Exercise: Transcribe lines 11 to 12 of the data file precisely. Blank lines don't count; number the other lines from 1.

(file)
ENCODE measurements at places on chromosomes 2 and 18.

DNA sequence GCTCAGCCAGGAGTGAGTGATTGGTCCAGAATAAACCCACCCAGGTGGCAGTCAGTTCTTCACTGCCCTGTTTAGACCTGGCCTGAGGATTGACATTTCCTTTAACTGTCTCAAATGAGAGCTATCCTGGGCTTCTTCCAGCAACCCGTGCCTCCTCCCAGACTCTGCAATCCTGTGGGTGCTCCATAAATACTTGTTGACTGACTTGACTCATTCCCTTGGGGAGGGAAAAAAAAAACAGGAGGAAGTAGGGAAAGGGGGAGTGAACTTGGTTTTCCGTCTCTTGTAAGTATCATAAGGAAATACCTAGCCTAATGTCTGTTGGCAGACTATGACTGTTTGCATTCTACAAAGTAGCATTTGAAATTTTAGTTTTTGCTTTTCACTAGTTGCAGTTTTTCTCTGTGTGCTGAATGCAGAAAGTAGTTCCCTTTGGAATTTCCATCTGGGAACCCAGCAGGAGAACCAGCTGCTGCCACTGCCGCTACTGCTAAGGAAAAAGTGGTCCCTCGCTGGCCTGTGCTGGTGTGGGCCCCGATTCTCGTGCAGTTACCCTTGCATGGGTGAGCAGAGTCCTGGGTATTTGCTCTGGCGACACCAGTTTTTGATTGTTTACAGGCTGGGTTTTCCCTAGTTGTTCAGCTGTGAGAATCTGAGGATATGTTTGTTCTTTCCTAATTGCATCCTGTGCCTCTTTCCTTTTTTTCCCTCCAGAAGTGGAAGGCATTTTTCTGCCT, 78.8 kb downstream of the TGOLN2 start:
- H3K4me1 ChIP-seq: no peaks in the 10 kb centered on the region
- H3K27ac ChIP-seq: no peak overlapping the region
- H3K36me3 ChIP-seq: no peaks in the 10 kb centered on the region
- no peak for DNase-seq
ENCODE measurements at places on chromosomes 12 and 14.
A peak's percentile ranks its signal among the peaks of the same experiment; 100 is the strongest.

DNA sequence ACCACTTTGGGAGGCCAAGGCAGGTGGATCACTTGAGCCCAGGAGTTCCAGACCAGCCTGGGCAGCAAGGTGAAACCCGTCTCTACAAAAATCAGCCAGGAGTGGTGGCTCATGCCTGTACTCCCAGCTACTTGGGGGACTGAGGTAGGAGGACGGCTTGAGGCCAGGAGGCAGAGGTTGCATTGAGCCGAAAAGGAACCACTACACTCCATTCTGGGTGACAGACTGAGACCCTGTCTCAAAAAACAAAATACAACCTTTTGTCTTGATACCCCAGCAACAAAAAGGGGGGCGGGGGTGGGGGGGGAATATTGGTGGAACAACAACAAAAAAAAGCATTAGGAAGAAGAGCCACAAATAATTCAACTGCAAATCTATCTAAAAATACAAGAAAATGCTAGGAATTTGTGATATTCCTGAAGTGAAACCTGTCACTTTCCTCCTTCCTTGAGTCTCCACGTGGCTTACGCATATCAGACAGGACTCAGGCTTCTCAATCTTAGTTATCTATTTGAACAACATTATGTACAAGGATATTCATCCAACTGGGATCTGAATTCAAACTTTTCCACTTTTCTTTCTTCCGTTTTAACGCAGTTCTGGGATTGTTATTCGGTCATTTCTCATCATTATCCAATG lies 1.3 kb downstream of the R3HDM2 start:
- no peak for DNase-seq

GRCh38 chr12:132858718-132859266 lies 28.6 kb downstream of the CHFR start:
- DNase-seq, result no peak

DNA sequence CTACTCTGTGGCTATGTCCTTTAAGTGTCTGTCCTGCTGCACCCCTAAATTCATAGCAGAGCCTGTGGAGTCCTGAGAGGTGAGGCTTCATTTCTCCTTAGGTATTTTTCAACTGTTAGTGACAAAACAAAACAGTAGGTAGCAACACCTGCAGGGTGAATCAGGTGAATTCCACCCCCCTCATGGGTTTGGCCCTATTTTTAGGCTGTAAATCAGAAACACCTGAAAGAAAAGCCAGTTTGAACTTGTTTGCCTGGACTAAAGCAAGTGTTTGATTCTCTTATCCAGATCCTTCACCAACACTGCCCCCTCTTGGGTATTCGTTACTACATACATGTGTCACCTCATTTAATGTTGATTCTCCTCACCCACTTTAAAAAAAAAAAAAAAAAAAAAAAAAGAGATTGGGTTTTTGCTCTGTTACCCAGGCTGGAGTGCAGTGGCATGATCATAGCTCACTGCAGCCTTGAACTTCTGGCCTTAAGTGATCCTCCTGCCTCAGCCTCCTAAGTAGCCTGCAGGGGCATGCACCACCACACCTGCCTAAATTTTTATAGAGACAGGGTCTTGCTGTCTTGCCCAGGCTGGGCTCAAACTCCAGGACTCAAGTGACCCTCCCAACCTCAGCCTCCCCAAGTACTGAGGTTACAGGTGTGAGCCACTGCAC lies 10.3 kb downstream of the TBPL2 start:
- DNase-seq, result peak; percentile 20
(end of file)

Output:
GRCh38 chr12:132858718-132859266 lies 28.6 kb downstream of the CHFR start:
- DNase-seq, result no peak